This excess of captains on the bridge, with no overall commander, led to Taurus suffering a series of changes of course. In 1988, the registrars and others torpedoed the plan for a central database to maintain all share records, and 'Taurus 1' went back to the drawing board as costs surged.

In August 1989, John Watson was brought in to head up the design team of the main software system. Mr Watson brought in a team from Coopers & Lybrand to help.

IBM was taken on to design a bespoke data communication system, while the Stock Exchange commissioned the American software house Vista to customise one of its off-the- shelf packages to provide a share management-and-transfer system.

Despite these delays, the Taurus team pressed on. In 1990, Mr Watson said it intended to start getting rid of share certificates in October 1991. It had first to link up with the participants in the network. An initial group of 12 companies, including Sears and BP, were expected to join. The launch was going to be deliberately low key. 'We can't afford to plunge in and fall on our faces,' said Mr Watson.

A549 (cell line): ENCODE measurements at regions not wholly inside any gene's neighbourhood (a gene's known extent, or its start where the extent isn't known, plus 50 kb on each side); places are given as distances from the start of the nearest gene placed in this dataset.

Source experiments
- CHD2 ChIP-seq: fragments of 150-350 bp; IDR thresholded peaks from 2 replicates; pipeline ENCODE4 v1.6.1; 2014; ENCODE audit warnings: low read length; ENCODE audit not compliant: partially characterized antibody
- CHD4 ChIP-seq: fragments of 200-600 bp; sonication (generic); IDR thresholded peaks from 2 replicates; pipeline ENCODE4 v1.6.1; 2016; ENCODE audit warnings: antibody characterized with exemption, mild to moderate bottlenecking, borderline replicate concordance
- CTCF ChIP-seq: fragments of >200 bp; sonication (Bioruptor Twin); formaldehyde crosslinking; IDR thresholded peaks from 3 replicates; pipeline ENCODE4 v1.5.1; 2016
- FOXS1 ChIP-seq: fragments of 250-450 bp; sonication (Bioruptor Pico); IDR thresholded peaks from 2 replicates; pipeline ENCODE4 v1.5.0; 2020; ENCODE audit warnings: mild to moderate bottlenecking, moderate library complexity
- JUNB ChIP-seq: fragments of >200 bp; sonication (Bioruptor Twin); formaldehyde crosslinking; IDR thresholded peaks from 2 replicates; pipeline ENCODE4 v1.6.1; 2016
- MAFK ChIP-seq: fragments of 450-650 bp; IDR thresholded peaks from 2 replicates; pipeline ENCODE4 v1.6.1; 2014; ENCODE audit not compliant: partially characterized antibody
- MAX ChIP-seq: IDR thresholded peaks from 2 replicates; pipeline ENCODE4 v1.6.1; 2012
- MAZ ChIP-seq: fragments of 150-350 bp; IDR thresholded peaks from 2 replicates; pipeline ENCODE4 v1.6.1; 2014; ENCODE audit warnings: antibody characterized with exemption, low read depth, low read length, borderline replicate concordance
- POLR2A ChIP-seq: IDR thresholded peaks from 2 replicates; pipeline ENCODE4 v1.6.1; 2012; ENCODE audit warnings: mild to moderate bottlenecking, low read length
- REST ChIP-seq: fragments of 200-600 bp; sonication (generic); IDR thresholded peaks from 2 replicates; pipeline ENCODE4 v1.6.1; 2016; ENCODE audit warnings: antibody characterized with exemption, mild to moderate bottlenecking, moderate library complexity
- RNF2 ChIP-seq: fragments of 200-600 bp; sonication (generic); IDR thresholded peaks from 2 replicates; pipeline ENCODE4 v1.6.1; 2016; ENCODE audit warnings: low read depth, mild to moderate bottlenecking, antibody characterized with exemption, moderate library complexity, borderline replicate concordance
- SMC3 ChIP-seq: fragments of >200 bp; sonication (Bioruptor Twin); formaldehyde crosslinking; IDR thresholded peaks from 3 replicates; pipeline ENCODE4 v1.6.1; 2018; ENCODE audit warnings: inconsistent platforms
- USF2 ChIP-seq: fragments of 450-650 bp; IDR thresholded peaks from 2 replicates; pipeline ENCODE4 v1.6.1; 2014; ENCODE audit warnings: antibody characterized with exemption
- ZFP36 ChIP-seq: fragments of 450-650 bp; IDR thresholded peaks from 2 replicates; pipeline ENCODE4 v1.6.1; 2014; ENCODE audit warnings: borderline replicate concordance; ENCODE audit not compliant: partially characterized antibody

He added that most of the FT-SE 100 would have joined after the first year - enough to justify moving to the second stage of rolling settlement, which would have been completed by the end of 1993. Mr Watson said that the Stock Exchange would be spending between pounds 45m and pounds 50m on Taurus over four years. 'The timing on the whole project is fine,' he concluded.